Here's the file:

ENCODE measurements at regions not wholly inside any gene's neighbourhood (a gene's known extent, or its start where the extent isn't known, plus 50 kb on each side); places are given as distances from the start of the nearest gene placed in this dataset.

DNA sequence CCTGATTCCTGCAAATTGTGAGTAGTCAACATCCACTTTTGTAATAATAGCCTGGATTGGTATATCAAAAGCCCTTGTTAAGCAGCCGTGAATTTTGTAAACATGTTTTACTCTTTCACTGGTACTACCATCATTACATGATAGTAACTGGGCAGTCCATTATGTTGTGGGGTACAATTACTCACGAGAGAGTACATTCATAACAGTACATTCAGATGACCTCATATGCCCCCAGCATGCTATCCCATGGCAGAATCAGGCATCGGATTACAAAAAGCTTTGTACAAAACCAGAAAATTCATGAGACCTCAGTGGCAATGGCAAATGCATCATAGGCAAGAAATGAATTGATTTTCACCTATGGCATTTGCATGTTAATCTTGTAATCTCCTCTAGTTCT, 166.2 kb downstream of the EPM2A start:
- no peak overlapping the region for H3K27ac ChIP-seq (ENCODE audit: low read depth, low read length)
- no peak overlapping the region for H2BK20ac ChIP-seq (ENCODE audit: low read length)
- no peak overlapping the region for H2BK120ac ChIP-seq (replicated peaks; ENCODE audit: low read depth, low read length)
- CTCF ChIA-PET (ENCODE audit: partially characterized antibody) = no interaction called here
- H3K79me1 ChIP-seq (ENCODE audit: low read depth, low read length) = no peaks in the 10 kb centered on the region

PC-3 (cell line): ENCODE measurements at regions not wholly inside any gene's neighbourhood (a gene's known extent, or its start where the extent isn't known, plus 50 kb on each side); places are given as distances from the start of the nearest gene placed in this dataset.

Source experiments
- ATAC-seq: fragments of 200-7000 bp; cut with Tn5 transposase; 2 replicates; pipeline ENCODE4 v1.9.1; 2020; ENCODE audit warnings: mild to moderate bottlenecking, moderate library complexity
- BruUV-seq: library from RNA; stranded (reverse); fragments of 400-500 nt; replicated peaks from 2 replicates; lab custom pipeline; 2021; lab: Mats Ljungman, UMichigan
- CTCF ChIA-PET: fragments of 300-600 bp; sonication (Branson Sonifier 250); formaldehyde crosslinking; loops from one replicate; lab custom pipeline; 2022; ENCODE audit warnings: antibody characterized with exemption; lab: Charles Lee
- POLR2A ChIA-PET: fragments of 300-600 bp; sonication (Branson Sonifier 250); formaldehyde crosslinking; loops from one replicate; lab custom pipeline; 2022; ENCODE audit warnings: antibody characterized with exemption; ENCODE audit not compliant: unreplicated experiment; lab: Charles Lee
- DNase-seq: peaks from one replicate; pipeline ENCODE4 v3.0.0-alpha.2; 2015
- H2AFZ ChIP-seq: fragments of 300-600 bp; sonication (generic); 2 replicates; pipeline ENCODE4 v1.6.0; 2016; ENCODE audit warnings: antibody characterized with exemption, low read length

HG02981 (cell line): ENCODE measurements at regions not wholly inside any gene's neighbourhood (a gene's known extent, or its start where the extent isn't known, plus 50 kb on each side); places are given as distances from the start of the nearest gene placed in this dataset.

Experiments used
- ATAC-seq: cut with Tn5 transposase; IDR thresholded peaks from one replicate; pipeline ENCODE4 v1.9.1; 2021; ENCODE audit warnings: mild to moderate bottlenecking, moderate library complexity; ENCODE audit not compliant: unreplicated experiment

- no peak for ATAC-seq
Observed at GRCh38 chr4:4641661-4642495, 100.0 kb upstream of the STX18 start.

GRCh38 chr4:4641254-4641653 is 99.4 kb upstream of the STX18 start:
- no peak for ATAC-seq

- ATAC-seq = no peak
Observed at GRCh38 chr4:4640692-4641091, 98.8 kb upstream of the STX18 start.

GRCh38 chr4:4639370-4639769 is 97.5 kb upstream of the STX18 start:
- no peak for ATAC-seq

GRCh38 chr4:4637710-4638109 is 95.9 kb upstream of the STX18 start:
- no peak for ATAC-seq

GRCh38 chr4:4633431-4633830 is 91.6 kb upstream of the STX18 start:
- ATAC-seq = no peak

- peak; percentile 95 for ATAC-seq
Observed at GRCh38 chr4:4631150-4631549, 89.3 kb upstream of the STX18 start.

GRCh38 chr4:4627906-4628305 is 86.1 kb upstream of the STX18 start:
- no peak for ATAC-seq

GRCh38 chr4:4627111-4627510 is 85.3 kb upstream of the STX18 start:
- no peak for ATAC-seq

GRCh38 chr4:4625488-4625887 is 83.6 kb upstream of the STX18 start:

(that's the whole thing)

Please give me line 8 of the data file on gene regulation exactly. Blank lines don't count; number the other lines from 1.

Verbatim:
PC-3 (cell line): ENCODE measurements at regions not wholly inside any gene's neighbourhood (a gene's known extent, or its start where the extent isn't known, plus 50 kb on each side); places are given as distances from the start of the nearest gene placed in this dataset.